Wednesday, August 6, 2008

Playgrounds and Experience Design

Both David Rockwell and Frank Gehry are designing playgrounds for New York City. Playground design moves the typical design of an environment to more of a design of an experience.

Frank Gehry (far right) is one of the world's most influential architects famous for his metal-clad buildings like the Guggenheim Museum in Bilbao, Spain and the Disney Concert Hall in Los Angeles. He will be designing a playground for Battery Park in New York City.

David Rockwell (near right), the founder and CEO of Rockwell Group, a Manhattan-based architectural firm, is best known for his work designing theaters, such as the Kodak in Los Angeles (home to the Oscars); high-end restaurants, such as the various Nobus around the world; and Broadway stage sets, including those for "Hairspray," "Legally Blonde" and the coming "Catch Me if You Can." Now the designer of grown-up amusements is focusing on child's play and children's playgrounds.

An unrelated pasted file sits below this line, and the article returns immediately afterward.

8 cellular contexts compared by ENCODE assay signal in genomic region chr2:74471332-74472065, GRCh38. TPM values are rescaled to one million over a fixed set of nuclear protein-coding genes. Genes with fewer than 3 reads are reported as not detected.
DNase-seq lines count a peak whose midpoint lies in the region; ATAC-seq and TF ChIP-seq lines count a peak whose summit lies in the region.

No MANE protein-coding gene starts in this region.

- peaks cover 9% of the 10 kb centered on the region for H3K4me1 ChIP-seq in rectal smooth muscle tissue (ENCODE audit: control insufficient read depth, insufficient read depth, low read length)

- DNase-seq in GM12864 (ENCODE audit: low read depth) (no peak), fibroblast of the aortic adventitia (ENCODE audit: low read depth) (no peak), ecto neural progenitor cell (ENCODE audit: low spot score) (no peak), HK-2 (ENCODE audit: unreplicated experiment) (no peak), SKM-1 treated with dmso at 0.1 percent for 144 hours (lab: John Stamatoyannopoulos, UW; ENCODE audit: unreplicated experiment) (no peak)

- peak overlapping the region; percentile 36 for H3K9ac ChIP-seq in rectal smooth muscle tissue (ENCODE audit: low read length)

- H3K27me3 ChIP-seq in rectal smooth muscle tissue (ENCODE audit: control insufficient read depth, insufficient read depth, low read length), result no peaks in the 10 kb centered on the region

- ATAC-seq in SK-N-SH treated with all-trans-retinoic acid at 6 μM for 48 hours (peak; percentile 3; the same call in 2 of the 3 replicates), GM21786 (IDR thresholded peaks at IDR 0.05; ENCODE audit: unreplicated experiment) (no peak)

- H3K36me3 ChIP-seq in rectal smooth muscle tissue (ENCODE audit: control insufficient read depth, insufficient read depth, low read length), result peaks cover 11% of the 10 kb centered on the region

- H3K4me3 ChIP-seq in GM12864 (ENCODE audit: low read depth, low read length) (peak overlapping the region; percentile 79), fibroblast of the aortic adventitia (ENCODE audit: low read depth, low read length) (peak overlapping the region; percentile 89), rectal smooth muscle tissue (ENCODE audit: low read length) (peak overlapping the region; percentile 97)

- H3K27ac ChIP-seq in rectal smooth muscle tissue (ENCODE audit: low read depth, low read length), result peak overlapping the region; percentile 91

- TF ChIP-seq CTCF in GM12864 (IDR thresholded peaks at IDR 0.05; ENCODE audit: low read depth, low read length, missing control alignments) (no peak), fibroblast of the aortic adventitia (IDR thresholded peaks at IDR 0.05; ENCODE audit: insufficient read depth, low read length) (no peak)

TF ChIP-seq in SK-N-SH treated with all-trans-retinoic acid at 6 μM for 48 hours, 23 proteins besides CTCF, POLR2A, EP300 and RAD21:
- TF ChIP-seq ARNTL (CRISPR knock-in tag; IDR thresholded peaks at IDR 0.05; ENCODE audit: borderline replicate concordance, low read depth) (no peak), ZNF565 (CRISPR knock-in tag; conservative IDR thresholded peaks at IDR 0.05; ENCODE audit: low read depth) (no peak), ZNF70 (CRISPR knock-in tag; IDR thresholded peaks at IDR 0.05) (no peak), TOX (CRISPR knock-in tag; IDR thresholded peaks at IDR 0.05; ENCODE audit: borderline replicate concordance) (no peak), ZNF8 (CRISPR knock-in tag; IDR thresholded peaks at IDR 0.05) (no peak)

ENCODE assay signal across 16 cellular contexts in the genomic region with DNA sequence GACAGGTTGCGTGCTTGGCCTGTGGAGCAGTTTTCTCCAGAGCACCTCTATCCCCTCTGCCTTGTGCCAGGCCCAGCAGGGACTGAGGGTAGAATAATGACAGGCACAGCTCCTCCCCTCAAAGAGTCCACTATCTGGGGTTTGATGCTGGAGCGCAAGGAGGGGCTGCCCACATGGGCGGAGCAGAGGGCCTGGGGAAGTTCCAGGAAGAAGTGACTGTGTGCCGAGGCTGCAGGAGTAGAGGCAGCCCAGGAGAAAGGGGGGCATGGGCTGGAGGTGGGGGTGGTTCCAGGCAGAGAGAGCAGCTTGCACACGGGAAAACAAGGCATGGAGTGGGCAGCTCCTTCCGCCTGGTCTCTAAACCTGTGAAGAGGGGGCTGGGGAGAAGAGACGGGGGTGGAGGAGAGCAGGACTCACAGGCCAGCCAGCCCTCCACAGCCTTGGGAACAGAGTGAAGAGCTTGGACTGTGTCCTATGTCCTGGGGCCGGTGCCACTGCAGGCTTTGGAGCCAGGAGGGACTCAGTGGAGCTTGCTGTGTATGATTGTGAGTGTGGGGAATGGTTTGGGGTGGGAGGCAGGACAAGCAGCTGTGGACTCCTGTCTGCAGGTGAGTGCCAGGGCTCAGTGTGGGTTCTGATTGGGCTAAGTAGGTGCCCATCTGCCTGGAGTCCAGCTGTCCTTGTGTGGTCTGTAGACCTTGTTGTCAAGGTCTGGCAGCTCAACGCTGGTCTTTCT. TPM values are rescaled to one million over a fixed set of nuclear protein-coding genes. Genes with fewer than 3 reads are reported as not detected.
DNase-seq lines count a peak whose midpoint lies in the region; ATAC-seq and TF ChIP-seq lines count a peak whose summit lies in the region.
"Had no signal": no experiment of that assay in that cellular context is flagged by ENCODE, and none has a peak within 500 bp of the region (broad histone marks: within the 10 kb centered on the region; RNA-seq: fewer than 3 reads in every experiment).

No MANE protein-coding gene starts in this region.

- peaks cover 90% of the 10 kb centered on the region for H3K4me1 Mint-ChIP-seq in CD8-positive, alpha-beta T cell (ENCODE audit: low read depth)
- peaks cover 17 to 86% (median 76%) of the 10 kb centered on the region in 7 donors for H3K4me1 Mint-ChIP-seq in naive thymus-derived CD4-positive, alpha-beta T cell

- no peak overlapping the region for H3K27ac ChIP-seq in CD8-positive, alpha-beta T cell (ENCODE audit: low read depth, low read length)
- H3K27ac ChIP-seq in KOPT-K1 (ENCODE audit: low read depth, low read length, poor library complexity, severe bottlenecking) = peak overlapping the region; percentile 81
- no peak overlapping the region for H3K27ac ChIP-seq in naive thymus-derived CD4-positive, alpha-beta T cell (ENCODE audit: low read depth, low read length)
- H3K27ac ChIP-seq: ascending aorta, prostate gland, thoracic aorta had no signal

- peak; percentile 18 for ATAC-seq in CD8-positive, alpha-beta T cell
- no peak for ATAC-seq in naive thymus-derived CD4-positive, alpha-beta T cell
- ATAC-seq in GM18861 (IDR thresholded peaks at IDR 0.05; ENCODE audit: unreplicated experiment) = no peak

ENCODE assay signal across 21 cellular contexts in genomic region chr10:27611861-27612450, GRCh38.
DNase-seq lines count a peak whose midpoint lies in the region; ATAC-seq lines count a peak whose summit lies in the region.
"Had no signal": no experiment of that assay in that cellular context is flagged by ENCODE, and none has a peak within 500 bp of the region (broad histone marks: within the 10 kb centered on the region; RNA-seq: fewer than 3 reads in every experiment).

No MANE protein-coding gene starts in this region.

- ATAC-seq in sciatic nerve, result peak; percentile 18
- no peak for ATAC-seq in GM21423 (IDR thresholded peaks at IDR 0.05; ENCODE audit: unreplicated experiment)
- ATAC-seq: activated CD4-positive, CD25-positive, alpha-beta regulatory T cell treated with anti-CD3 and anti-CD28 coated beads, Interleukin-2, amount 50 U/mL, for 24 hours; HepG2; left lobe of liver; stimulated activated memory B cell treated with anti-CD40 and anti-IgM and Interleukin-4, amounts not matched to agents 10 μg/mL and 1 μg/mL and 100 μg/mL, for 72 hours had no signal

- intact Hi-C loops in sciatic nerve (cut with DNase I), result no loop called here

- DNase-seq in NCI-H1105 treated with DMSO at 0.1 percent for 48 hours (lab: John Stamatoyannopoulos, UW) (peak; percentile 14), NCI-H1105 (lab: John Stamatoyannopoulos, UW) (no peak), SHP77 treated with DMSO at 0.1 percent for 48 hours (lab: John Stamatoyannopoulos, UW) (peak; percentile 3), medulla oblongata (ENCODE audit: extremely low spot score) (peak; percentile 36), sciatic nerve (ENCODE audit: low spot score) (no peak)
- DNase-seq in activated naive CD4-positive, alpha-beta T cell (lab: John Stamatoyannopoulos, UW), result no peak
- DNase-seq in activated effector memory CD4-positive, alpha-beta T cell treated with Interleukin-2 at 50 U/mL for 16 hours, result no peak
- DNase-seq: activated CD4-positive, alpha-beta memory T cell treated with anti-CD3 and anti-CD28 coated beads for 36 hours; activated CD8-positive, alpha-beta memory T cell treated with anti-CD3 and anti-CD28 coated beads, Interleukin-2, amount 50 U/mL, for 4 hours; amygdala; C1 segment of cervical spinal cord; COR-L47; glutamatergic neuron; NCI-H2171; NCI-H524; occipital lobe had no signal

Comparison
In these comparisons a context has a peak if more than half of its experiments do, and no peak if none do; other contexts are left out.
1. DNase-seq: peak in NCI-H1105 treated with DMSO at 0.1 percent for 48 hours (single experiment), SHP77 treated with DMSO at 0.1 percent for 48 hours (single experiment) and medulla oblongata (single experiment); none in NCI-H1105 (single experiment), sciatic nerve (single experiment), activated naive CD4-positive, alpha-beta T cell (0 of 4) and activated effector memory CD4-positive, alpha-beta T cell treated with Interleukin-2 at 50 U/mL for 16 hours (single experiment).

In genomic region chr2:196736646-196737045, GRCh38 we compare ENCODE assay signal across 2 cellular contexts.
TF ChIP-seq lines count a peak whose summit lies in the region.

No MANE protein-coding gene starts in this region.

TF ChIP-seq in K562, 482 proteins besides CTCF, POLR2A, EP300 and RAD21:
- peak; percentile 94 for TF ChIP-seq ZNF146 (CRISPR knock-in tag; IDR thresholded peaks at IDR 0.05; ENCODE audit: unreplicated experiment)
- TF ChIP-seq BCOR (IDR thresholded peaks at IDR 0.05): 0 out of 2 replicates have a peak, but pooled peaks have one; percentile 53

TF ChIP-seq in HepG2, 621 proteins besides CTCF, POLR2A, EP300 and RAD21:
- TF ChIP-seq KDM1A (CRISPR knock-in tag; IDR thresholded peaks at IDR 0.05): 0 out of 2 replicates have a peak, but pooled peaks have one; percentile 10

In September, 2008, Rockwell and his firm will break ground on the Imagination Playground at South Street Seaport's Burling Slip (far left). Rather than slides and jungle gyms it will consist of an open multilevel space with large sand and water features, dams, cables, pulleys and an array of "loose parts" -- toys and tools that kids can use to alter the environment. And on July 9 the architect and KaBOOM! -- a not-for-profit playground builder -- unveiled, in the Brownsville section of Brooklyn, his first playground-in-a-box (near left) - a collection of large toys and playthings crafted from molded foam and plastic. These portable sets of building toys are designed to encourage more creative and collaborative play than traditional post-and-platform sets. In this case he is moving object design to more of an experience design.

The Themes of the two parks are:
David Rockwell, Burling Slip: "The feel of a working slip!" Fall 2008.
Frank Gehry, Battery Park: "Where land and sea, history and modernity combine in a refuge!" Early 2009.

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